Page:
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St. John's challenges Villanova but loses steam in second half

Over and over, St. John's raises its game to meet the best competition. The latest: It was nearly flawless for a half Saturday against Villanova, No. 4 in the country, and was pretty good for a good while after that.

But over and over, St. John's can't quite raise its game high enough or long enough to beat the best competition. The latest: Villanova went on a dazzling, pressing, jamming 12-0 run midway through the second half and took an 81-71 win from the Red Storm at Madison Square Garden.

The aftermath was familiar, too: The other side had nothing but nice things to say about St. John's and St. John's had the feeling that one of these days, it will be good enough, long enough.

"I feel that every day," point guard Malik Boothe said long after St. John's had lost an 11-point first-half lead. "It's not like we played bad in the second half. We played with the same amount of energy. We just had that one lull, and that's when they took advantage."

St. John's coach Norm Roberts said: "You've got to fight through it. You play good defense, then Scottie Reynolds goes down and shoots a fadeaway 15-footer with a guy all over him. We get a layup under the basket and it spins in and out. It happens. That's the way basketball goes."

It often goes that way because some teams simply have more firepower and resources than others. A team that is 18-1, 7-0 in the Big East can turn to the likes of Reynolds, a senior guard, to make a basket while thoroughly covered by Malik Stith to make the score 62-52 with 8:33 left. That kind of team can find its footing with its press and can show some flair, such as the soaring dunk by freshman Isaiah Armwood off a feed from Reynolds to make it 67-57 with 4:45 left.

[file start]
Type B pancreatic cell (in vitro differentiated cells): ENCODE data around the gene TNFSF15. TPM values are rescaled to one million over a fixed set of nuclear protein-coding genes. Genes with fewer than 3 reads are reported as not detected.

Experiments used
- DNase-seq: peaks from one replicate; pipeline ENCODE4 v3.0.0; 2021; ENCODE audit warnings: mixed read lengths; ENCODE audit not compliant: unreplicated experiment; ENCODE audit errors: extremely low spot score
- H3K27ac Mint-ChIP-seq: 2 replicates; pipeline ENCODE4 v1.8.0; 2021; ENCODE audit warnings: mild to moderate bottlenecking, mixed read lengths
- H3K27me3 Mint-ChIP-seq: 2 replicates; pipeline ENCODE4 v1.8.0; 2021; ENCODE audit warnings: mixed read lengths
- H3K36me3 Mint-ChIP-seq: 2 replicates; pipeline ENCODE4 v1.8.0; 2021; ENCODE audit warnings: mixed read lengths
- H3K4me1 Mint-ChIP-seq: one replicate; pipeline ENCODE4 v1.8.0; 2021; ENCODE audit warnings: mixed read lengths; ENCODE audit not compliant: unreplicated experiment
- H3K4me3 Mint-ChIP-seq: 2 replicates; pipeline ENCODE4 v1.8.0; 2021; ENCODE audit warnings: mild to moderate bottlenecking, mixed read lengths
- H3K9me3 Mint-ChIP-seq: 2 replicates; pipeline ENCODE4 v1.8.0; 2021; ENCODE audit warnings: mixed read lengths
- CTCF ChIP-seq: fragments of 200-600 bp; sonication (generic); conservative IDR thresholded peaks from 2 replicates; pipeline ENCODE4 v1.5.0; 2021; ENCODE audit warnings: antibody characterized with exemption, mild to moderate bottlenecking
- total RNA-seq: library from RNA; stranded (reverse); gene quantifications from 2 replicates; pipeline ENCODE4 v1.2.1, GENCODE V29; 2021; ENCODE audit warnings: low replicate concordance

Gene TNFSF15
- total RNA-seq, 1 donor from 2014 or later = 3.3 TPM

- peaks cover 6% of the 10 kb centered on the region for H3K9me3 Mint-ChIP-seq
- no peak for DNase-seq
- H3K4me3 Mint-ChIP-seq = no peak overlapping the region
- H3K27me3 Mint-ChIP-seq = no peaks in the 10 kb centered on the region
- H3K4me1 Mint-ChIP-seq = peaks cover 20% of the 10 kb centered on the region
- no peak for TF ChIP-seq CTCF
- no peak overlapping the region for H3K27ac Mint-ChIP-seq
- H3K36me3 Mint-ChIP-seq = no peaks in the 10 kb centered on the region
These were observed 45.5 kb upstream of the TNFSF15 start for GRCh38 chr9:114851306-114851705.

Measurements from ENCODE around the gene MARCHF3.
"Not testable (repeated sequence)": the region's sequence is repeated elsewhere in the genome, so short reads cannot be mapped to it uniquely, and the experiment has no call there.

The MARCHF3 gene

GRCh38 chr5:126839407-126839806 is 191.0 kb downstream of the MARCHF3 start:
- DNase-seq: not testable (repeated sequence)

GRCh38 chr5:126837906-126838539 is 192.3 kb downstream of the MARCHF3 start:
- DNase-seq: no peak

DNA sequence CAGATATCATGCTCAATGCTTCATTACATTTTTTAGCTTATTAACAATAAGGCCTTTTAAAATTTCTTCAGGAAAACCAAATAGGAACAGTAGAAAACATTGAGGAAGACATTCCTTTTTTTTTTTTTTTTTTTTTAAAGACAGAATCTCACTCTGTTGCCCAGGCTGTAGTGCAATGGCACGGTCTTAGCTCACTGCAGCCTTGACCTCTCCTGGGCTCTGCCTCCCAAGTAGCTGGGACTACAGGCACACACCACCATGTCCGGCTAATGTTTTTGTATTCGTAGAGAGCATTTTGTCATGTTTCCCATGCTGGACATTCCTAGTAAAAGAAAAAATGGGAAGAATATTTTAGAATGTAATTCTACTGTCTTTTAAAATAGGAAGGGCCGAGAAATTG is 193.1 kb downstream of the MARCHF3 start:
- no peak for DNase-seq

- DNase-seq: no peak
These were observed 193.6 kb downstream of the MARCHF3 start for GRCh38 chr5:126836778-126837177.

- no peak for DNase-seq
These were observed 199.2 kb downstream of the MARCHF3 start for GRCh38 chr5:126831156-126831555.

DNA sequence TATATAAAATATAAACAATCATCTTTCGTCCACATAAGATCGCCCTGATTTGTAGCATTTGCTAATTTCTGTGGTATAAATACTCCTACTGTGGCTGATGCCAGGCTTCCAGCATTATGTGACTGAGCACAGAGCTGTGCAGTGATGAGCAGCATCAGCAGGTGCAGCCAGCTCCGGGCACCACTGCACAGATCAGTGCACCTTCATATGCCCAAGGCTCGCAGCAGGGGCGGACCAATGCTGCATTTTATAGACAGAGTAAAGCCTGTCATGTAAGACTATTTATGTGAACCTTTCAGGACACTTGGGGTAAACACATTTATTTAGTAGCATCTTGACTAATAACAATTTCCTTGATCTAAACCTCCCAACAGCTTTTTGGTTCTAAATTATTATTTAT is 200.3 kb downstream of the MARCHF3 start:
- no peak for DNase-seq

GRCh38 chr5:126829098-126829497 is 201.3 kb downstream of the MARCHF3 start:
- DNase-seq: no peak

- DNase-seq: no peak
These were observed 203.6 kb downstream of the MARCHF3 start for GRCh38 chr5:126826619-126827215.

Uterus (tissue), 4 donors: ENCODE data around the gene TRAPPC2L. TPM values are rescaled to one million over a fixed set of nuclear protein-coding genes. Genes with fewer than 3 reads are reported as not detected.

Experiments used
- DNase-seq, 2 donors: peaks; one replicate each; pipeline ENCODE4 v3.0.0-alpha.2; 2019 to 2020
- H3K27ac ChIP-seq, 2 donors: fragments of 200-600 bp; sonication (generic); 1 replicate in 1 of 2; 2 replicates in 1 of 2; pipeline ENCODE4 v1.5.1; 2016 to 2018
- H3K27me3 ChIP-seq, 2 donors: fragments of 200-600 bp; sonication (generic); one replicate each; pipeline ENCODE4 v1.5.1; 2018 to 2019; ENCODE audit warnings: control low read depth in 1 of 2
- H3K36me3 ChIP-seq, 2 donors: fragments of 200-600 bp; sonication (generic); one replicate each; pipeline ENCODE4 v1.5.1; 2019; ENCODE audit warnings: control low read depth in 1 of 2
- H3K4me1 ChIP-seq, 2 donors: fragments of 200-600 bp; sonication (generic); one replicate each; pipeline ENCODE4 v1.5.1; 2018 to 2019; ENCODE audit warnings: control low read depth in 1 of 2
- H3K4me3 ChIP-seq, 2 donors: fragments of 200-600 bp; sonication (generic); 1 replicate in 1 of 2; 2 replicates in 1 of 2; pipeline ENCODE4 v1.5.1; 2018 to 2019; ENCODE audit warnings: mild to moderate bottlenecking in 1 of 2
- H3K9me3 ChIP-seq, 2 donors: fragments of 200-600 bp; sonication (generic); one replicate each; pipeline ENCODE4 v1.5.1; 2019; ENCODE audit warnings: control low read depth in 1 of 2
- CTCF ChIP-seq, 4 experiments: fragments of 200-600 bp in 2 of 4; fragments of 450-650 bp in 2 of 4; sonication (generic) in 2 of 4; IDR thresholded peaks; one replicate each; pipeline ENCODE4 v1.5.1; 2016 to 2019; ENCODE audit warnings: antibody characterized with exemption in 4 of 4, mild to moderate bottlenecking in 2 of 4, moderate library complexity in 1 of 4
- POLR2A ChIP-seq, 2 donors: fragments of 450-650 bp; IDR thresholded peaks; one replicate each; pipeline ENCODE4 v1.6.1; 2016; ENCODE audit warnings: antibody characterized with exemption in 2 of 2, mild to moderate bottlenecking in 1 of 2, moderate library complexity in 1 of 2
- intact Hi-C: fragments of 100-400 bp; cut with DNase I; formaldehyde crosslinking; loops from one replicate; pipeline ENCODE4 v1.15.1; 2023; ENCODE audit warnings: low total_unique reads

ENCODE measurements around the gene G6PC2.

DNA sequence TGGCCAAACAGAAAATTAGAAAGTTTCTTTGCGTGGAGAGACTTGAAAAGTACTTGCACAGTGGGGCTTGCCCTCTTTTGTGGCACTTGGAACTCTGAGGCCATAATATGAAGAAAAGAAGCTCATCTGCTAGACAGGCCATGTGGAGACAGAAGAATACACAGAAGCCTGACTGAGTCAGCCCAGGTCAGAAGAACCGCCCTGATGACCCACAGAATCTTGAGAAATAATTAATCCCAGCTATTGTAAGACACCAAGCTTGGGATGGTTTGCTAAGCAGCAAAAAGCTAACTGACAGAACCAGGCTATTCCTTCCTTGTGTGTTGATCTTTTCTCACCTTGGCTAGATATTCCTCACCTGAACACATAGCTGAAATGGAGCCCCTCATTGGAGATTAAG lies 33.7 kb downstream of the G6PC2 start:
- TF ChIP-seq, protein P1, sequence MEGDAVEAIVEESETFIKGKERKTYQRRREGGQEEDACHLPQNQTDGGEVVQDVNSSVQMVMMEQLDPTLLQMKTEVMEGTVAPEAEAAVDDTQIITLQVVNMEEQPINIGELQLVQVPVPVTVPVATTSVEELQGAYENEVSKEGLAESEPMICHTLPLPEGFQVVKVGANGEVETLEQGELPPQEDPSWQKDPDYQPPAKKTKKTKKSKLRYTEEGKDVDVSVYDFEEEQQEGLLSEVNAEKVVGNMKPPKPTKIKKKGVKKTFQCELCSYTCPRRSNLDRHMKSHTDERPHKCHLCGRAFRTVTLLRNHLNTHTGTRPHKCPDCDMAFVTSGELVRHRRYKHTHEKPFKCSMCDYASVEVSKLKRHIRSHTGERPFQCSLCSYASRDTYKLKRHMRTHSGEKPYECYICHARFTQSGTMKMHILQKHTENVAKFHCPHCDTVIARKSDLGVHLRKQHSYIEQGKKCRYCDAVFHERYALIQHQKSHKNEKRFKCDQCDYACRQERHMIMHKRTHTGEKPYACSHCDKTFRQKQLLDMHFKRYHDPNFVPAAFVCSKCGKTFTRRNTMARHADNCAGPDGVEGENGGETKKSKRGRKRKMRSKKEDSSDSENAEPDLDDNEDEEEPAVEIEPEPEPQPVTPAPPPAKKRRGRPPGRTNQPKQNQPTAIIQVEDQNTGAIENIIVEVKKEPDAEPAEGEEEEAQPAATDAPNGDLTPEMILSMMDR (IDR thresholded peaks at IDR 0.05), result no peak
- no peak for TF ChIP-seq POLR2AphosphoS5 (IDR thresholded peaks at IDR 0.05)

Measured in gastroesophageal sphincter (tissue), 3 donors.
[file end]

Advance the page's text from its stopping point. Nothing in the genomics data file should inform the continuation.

And a team that is 12-7, 2-5 often can't find 40 complete minutes of magic. For instance, Dwight Hardy ignited St. John's with 13 points in the first half but was scoreless in the second half until he made a couple of three-pointers after the game had been decided. It happens. It happens a lot to St. John's.

Reynolds diplomatically said: "We got into the one-and-one , so that made our job a lot easier. We knew we could drive the ball and not settle for jumpers."

"They made their runs; we made our runs," said Corey Fisher, Villanova's junior guard from the Bronx, who had 18 points. "We knew this was going to be a tough game."

Villanova coach Jay Wright was downright complimentary, noting that Saturday was Anthony Mason Jr.'s first start this season and that it will take time for the Storm to jell.

"They played a hell of a game against us," Wright said. "They are a tough, tough team to play. They're going to get it going, no doubt."

But at some point, St. John's would prefer the opposition to be bitter and disappointed.

"Yeah, it's going to happen," Roberts said. "It has already happened a couple of times. That's why we have two wins. We've just got to keep fighting."

New York Sports